Can Labour deliver on more than just class?
In the UK, whenever we talk about equality the conversation tends to focus upon class. There is still a huge class divide in the UK – and it’s worsening. Yet, there is still more to equality. While Corbyn has pushed Labour in the right direction in terms of tackling economic inequality, he’s often left people with heads scratching about whether he understands inequality beyond class.
Angela Rayner getting it wrong on why white working class boys are struggling in education
This would be an area that one would hope the Shadow Education Secretary might know about, but apparently not. Rayner can’t blame a headline when the text is there in The Spectator interview about why she thinks white working class boys are struggling academically.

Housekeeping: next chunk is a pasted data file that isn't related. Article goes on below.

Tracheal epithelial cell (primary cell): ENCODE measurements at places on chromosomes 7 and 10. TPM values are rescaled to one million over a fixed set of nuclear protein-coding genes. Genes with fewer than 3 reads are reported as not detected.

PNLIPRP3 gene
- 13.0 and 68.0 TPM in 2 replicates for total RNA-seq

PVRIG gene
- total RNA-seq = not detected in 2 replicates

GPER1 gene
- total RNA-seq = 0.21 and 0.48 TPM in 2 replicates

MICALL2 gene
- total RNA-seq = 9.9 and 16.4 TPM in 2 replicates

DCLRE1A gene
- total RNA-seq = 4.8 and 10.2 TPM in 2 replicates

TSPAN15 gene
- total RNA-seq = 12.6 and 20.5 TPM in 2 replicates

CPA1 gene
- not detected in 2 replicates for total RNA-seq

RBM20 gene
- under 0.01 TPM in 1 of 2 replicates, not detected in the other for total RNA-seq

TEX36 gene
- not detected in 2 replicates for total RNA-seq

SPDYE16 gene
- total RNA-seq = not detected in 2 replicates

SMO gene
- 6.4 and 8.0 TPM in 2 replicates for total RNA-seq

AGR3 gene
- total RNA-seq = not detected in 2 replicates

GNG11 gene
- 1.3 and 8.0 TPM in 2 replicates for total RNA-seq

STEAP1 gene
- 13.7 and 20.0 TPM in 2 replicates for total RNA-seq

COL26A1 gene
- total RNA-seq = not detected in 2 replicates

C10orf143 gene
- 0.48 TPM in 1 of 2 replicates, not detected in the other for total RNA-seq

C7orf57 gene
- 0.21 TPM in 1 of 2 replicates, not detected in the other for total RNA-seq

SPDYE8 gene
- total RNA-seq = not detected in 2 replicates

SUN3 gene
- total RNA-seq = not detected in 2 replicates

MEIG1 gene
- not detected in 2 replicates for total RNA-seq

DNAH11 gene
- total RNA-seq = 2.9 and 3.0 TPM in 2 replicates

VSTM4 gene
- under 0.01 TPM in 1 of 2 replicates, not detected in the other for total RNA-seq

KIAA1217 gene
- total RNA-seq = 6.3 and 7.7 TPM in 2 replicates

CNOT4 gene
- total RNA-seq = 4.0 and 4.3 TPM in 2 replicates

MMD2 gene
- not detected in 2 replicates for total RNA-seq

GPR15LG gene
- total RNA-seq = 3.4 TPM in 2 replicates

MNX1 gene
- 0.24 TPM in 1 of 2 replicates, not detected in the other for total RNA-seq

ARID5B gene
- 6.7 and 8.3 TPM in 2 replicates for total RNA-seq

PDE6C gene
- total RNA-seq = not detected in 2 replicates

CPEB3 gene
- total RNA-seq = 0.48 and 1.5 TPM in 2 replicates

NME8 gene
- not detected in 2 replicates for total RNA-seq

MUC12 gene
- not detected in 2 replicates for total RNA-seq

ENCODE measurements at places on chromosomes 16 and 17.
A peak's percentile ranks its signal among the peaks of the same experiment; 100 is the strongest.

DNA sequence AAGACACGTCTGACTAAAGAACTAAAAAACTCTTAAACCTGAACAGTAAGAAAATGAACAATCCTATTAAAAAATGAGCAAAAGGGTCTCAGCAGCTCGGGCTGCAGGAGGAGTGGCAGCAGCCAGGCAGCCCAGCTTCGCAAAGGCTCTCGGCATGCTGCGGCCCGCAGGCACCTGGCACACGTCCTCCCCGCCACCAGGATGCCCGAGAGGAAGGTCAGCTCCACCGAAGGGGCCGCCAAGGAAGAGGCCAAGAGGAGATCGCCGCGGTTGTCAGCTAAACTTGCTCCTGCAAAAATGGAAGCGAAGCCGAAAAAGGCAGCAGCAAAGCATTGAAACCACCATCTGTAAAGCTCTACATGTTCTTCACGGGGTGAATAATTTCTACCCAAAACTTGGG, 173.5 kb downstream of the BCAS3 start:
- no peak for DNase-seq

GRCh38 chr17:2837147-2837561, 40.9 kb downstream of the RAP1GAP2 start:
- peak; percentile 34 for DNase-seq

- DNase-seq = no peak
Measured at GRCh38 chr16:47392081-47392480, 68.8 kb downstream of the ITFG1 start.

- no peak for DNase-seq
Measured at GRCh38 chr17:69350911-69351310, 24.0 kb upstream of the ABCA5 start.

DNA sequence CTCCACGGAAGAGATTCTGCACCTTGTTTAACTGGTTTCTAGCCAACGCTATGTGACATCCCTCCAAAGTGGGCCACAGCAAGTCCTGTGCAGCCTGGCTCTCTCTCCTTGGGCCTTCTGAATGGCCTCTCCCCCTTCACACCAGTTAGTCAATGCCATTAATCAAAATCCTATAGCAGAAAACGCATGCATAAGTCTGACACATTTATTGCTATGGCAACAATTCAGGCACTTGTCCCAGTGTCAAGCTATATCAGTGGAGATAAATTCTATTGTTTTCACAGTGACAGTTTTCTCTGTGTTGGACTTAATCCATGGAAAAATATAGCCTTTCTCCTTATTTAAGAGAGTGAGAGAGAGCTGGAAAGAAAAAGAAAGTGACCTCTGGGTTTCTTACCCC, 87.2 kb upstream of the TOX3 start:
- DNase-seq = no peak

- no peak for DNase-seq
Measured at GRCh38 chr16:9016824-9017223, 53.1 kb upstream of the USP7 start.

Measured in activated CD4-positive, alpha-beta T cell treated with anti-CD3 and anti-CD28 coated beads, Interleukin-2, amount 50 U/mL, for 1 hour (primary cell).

“I think it’s because as we’ve tried to deal with some of the issues around race and women’s agendas, around tackling some of the discrimination that’s there, it has actually had a negative impact on the food chain [for] white working boys.”
Let’s be clear – addressing sexism, misogyny, racism and xenophobia never, ever harm white people in any way. The idea that attacking racial and gender inequality harms privileged people is an excuse privileged groups often use to hold back progress. What would have been far better was for Rayner to have shown that she truly understands the issue and would fight for every community, not blame those at risk of racism and sexism. She could have solely focused upon classism and how that holds back all working class people, or she could have pointed out how it is in fact toxic masculinity that stops young white boys from aspiring academically in favour of learning a trade. She took a line though that would pander to the far right.
Using right wing rhetoric